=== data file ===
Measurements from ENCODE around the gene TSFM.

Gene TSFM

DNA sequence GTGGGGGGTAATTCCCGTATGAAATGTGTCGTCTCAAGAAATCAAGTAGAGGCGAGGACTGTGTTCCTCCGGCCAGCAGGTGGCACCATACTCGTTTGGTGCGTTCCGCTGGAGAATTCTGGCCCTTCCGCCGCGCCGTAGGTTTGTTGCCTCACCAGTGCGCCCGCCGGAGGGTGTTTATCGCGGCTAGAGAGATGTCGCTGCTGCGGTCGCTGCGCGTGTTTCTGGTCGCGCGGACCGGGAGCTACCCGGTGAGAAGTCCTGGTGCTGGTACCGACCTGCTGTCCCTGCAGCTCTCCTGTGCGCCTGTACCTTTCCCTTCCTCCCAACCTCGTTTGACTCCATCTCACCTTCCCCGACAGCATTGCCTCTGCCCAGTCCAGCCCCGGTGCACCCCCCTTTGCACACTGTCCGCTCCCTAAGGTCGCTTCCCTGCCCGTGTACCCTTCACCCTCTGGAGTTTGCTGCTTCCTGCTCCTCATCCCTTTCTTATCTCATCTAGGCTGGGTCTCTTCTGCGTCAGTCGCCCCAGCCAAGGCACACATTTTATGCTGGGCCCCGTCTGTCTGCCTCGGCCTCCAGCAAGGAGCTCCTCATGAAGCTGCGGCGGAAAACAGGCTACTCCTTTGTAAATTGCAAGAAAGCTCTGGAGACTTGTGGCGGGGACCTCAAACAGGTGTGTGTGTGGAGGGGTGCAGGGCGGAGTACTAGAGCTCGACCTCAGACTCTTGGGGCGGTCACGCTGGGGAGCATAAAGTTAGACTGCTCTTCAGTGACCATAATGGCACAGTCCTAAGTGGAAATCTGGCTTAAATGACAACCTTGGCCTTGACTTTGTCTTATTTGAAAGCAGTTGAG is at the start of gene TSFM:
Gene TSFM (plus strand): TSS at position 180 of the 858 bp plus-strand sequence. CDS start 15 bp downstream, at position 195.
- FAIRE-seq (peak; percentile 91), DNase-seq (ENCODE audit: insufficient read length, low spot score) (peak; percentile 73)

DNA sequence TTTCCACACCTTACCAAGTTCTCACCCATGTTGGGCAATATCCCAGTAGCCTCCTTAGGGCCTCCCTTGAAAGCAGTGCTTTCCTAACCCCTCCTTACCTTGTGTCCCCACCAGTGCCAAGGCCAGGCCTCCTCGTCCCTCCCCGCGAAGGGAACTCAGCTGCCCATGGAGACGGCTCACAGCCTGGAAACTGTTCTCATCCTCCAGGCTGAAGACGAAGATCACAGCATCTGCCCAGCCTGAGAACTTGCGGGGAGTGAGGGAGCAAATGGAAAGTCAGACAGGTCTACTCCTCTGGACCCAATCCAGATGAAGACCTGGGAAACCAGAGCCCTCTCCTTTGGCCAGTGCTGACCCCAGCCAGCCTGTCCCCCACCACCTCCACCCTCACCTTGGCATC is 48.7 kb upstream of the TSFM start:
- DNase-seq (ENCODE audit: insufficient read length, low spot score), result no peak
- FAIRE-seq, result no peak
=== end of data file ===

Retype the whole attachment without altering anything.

Measurements from ENCODE around the gene TSFM.

Gene TSFM

DNA sequence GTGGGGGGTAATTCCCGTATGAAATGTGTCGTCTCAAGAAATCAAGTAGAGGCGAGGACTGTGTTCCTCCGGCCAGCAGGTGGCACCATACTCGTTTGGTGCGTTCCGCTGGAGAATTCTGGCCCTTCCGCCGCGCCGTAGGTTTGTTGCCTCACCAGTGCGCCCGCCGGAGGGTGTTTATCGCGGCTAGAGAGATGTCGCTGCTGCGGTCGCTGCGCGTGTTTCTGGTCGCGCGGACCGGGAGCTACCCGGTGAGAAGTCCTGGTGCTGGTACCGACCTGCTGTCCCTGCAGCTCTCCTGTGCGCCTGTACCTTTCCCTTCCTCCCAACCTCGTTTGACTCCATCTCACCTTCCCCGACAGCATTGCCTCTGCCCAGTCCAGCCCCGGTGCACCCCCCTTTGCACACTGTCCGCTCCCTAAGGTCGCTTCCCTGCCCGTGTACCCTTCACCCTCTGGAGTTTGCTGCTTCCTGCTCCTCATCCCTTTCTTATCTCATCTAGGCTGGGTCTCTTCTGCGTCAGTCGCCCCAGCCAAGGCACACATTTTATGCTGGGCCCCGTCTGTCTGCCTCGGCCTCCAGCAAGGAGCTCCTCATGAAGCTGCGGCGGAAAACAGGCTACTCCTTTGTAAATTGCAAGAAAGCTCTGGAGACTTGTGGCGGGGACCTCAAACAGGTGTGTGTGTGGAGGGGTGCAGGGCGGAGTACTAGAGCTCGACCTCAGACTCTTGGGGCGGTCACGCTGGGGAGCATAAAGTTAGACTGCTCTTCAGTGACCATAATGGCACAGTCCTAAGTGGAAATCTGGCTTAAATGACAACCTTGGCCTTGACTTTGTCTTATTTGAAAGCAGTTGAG is at the start of gene TSFM:
Gene TSFM (plus strand): TSS at position 180 of the 858 bp plus-strand sequence. CDS start 15 bp downstream, at position 195.
- FAIRE-seq (peak; percentile 91), DNase-seq (ENCODE audit: insufficient read length, low spot score) (peak; percentile 73)

DNA sequence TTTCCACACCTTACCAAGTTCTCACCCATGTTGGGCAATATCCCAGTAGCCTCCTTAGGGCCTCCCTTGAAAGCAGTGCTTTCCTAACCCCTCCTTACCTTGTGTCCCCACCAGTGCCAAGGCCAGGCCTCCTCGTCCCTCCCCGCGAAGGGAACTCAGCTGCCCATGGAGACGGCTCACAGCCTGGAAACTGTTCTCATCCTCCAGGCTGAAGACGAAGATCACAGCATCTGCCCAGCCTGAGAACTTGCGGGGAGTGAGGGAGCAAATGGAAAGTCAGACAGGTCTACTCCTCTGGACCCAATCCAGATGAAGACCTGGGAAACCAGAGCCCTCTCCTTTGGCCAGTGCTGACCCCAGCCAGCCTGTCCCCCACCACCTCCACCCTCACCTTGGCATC is 48.7 kb upstream of the TSFM start:
- DNase-seq (ENCODE audit: insufficient read length, low spot score), result no peak
- FAIRE-seq, result no peak